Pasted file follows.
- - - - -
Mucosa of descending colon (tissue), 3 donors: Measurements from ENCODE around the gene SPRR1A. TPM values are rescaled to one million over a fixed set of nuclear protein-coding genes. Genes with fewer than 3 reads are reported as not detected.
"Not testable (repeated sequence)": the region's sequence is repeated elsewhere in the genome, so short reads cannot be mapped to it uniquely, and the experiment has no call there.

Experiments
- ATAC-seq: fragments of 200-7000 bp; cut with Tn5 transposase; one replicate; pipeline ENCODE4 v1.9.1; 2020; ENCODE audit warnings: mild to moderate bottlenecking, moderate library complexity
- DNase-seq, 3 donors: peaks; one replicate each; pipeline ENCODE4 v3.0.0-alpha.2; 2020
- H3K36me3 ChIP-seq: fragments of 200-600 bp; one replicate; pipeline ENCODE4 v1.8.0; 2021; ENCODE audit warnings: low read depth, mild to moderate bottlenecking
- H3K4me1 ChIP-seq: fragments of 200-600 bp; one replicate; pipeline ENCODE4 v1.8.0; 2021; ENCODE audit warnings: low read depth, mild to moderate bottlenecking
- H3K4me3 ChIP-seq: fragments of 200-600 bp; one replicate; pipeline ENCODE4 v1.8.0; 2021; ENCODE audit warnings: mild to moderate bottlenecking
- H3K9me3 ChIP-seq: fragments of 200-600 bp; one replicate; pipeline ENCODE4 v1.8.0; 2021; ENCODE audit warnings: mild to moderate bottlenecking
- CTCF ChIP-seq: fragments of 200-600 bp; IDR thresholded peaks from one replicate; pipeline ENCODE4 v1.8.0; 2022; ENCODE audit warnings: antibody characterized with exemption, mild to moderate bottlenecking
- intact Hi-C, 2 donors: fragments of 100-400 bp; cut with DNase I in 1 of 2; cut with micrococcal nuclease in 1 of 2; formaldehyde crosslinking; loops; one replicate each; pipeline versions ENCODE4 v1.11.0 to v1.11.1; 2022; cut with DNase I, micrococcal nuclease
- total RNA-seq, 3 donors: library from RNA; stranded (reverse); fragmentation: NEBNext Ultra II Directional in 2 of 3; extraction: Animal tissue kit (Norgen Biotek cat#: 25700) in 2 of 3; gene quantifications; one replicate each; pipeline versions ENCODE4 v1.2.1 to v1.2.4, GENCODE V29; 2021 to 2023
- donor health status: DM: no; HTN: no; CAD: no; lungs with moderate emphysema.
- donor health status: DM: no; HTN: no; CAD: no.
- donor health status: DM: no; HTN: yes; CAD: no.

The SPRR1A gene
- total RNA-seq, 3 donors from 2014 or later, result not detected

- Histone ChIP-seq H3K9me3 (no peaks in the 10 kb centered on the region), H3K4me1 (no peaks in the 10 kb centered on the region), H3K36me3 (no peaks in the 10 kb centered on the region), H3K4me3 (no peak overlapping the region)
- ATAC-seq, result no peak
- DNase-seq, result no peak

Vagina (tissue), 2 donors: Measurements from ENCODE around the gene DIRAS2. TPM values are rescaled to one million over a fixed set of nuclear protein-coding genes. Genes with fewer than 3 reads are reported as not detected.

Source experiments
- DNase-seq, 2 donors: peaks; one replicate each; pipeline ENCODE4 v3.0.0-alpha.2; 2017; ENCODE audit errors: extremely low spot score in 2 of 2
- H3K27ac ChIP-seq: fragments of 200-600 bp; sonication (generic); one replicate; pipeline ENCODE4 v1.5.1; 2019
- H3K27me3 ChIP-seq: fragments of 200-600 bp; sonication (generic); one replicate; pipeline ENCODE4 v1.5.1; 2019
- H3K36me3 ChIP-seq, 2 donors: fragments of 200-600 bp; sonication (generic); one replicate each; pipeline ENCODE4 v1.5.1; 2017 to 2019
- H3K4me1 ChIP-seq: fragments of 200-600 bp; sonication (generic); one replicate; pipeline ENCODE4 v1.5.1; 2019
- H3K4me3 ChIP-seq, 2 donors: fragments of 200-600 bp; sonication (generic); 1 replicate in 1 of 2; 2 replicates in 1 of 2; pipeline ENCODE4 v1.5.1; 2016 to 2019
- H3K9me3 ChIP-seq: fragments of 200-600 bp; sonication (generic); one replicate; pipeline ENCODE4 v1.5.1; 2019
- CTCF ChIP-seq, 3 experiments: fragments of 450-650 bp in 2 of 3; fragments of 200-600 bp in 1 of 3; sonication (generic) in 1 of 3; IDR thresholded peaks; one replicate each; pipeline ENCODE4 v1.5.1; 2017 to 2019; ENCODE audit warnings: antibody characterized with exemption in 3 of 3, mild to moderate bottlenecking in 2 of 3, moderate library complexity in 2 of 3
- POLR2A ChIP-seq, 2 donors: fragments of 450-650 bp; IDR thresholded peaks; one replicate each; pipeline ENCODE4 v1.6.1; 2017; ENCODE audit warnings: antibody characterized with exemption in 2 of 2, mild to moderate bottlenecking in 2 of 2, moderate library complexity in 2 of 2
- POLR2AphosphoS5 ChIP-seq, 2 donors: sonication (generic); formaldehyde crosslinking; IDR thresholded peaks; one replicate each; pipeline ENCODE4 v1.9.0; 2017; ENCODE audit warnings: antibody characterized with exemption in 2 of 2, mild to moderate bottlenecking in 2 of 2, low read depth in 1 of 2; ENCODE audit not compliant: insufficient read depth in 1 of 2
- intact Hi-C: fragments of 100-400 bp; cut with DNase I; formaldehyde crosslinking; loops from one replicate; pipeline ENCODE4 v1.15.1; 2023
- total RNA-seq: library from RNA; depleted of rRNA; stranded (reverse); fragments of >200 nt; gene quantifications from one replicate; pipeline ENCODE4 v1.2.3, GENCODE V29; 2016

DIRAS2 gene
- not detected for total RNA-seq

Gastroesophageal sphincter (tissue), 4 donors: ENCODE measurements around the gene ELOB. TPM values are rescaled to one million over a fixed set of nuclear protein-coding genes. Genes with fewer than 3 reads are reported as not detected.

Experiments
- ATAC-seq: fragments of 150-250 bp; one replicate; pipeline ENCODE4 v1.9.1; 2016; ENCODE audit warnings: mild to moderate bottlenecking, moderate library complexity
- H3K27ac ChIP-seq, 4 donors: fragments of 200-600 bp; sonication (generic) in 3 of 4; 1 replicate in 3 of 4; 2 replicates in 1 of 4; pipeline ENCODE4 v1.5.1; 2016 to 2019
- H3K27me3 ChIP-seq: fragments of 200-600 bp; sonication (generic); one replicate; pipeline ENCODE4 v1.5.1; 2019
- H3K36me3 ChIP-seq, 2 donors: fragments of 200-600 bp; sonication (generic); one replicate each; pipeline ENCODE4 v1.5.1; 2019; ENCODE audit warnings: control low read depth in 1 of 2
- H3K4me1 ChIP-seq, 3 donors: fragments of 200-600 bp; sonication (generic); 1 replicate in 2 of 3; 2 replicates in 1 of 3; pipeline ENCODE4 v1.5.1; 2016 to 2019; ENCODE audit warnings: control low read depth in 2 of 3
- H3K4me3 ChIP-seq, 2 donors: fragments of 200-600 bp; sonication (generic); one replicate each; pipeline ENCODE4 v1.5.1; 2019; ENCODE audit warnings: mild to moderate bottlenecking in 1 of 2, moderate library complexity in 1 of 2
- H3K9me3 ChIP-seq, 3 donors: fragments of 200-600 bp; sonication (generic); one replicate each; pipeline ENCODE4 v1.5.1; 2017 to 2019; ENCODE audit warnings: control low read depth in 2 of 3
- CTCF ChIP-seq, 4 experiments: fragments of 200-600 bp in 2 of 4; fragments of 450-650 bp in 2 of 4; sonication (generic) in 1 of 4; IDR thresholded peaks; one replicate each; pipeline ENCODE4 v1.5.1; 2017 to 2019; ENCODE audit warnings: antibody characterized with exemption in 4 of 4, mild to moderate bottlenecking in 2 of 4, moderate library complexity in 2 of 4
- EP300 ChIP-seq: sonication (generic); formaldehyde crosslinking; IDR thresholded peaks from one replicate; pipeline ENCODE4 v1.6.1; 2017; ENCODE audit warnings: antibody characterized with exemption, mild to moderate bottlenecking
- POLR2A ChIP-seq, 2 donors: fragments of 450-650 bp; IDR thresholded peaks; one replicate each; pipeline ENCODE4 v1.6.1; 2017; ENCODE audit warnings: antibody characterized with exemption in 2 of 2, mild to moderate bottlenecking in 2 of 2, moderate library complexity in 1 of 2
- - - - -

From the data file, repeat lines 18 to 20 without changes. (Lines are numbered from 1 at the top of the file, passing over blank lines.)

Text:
- Histone ChIP-seq H3K9me3 (no peaks in the 10 kb centered on the region), H3K4me1 (no peaks in the 10 kb centered on the region), H3K36me3 (no peaks in the 10 kb centered on the region), H3K4me3 (no peak overlapping the region)
- ATAC-seq, result no peak
- DNase-seq, result no peak